Gracie also started a dance company, the Rising Stars, for children with disabilities. They’ve been dancing for seven seasons and are an all-inclusive group, allowing siblings to participate as well. Gracie is now in college working toward a master’s degree in social justice and leadership. She hopes to go to law school and pursue a career as an advocate for stroke and people with disabilities.
Mark is very honored and grateful for this award voted on by his peers. His testimony continues daily and he gives all the glory to God and his amazing support system in his family and friends.
The above quote was a collaborative effort from Mark and his wife, Tonya, since he still struggles with aphasia and apraxia.
Over a decade ago, Mark Kincaid experienced a catastrophic ischemic stroke at age 42 due to undiagnosed high blood pressure. Doctors predicted that Mark might not survive surgery to treat the stroke, and if he did, he would live the rest of his days in a vegetative state.
But Mark defied the predictions as soon as he woke up from surgery. After weeks of intensive inpatient therapy, he began regaining some of his cognitive and physical abilities, and after three months in hospitals, he was finally able to go home.
Mark continued working hard on his recovery, almost always doing double what was recommended. By playing brain games and doing speech therapy activities, Mark continued to improve his cognitive and communication skills, although he still struggles with expressive aphasia and apraxia to this day. His stroke heavily impacted the right side of his body, so his therapy included using a leg brace and electric stimulation units for his leg and arm.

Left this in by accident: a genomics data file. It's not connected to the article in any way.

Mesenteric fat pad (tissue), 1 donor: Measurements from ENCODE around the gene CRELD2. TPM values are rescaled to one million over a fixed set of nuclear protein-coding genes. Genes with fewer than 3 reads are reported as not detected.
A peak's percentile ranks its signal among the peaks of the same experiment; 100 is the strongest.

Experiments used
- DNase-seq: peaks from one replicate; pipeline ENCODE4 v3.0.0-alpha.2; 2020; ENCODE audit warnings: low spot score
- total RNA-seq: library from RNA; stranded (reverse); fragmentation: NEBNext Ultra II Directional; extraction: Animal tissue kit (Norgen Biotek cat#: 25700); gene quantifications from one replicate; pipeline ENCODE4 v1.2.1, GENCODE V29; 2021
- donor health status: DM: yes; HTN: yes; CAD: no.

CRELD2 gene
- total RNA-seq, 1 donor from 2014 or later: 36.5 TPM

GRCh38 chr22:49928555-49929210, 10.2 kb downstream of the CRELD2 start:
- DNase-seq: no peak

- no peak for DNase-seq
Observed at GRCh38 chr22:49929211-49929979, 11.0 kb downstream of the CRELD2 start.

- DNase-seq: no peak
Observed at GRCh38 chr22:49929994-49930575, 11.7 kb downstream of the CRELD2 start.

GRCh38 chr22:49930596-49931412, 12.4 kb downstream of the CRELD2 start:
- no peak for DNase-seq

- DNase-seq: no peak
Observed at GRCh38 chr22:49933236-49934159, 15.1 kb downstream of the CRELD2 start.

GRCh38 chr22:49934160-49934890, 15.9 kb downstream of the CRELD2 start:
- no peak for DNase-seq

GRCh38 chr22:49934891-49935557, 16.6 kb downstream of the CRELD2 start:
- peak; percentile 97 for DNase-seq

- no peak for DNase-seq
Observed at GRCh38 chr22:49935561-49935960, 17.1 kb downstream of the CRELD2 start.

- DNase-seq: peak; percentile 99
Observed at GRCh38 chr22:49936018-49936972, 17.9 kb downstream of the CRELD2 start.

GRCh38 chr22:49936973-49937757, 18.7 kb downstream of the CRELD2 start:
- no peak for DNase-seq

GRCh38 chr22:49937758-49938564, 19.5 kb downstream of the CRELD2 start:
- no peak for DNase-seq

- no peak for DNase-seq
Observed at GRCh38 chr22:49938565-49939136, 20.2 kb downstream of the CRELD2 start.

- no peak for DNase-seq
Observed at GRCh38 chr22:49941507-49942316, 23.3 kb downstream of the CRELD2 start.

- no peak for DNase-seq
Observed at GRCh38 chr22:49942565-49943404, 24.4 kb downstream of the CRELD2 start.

Mark joined his local stroke support group and has been an active member for years. He regularly participates in stroke education activities in schools, helps provide stroke awareness education at local events and works with a rehabilitation center to help patients learn to cope with the aftermath of a stroke. Mark also helps educate graduate students at Eastern Kentucky University on the stroke survivor experience and works to achieve local and national recognition for Stroke Awareness Month and World Stroke Day.
Mark’s undeniable fighting spirit helps make him a great role model for stroke survivors. Read Mark's story, Given a grim prognosis, stroke survivor proved doctors wrong.